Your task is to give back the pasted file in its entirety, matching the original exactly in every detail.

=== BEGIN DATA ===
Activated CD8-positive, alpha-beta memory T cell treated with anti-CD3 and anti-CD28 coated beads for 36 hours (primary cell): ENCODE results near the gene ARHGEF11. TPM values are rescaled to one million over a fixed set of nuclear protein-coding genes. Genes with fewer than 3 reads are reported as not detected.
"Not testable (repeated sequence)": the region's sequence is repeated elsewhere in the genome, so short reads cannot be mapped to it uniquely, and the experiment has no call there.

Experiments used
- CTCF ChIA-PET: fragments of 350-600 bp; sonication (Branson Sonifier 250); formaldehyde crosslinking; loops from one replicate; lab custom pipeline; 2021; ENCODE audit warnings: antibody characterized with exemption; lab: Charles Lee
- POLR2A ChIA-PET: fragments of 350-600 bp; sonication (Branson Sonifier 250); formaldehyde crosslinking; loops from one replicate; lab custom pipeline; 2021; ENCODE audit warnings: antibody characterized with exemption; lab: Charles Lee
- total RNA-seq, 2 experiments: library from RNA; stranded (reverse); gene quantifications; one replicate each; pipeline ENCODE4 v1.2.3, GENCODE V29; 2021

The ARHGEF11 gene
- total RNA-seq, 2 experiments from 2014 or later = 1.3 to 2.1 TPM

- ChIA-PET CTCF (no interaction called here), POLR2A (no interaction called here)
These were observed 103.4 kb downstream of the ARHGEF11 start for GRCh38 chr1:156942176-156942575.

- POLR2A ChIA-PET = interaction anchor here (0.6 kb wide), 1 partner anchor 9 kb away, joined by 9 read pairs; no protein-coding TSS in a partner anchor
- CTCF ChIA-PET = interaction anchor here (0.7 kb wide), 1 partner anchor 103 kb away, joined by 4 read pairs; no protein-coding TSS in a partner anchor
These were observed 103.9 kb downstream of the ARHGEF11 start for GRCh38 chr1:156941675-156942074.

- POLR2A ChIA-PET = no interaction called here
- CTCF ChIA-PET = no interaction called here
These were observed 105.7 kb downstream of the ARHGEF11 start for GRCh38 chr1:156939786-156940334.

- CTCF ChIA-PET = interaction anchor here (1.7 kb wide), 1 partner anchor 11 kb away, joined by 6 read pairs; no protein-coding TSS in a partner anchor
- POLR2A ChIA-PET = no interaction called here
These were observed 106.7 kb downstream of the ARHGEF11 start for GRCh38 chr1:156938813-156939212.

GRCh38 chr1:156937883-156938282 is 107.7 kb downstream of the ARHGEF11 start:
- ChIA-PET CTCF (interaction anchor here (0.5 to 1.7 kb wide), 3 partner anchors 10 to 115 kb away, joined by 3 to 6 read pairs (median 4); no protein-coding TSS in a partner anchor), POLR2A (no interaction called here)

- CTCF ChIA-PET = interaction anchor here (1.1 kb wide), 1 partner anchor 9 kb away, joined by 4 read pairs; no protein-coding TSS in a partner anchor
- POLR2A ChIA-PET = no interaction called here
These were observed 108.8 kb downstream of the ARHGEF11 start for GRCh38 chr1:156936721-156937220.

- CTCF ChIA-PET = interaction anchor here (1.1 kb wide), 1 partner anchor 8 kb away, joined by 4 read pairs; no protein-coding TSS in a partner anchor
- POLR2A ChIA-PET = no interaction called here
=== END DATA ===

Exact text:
Activated CD8-positive, alpha-beta memory T cell treated with anti-CD3 and anti-CD28 coated beads for 36 hours (primary cell): ENCODE results near the gene ARHGEF11. TPM values are rescaled to one million over a fixed set of nuclear protein-coding genes. Genes with fewer than 3 reads are reported as not detected.
"Not testable (repeated sequence)": the region's sequence is repeated elsewhere in the genome, so short reads cannot be mapped to it uniquely, and the experiment has no call there.

Experiments used
- CTCF ChIA-PET: fragments of 350-600 bp; sonication (Branson Sonifier 250); formaldehyde crosslinking; loops from one replicate; lab custom pipeline; 2021; ENCODE audit warnings: antibody characterized with exemption; lab: Charles Lee
- POLR2A ChIA-PET: fragments of 350-600 bp; sonication (Branson Sonifier 250); formaldehyde crosslinking; loops from one replicate; lab custom pipeline; 2021; ENCODE audit warnings: antibody characterized with exemption; lab: Charles Lee
- total RNA-seq, 2 experiments: library from RNA; stranded (reverse); gene quantifications; one replicate each; pipeline ENCODE4 v1.2.3, GENCODE V29; 2021

The ARHGEF11 gene
- total RNA-seq, 2 experiments from 2014 or later = 1.3 to 2.1 TPM

- ChIA-PET CTCF (no interaction called here), POLR2A (no interaction called here)
These were observed 103.4 kb downstream of the ARHGEF11 start for GRCh38 chr1:156942176-156942575.

- POLR2A ChIA-PET = interaction anchor here (0.6 kb wide), 1 partner anchor 9 kb away, joined by 9 read pairs; no protein-coding TSS in a partner anchor
- CTCF ChIA-PET = interaction anchor here (0.7 kb wide), 1 partner anchor 103 kb away, joined by 4 read pairs; no protein-coding TSS in a partner anchor
These were observed 103.9 kb downstream of the ARHGEF11 start for GRCh38 chr1:156941675-156942074.

- POLR2A ChIA-PET = no interaction called here
- CTCF ChIA-PET = no interaction called here
These were observed 105.7 kb downstream of the ARHGEF11 start for GRCh38 chr1:156939786-156940334.

- CTCF ChIA-PET = interaction anchor here (1.7 kb wide), 1 partner anchor 11 kb away, joined by 6 read pairs; no protein-coding TSS in a partner anchor
- POLR2A ChIA-PET = no interaction called here
These were observed 106.7 kb downstream of the ARHGEF11 start for GRCh38 chr1:156938813-156939212.

GRCh38 chr1:156937883-156938282 is 107.7 kb downstream of the ARHGEF11 start:
- ChIA-PET CTCF (interaction anchor here (0.5 to 1.7 kb wide), 3 partner anchors 10 to 115 kb away, joined by 3 to 6 read pairs (median 4); no protein-coding TSS in a partner anchor), POLR2A (no interaction called here)

- CTCF ChIA-PET = interaction anchor here (1.1 kb wide), 1 partner anchor 9 kb away, joined by 4 read pairs; no protein-coding TSS in a partner anchor
- POLR2A ChIA-PET = no interaction called here
These were observed 108.8 kb downstream of the ARHGEF11 start for GRCh38 chr1:156936721-156937220.

- CTCF ChIA-PET = interaction anchor here (1.1 kb wide), 1 partner anchor 8 kb away, joined by 4 read pairs; no protein-coding TSS in a partner anchor
- POLR2A ChIA-PET = no interaction called here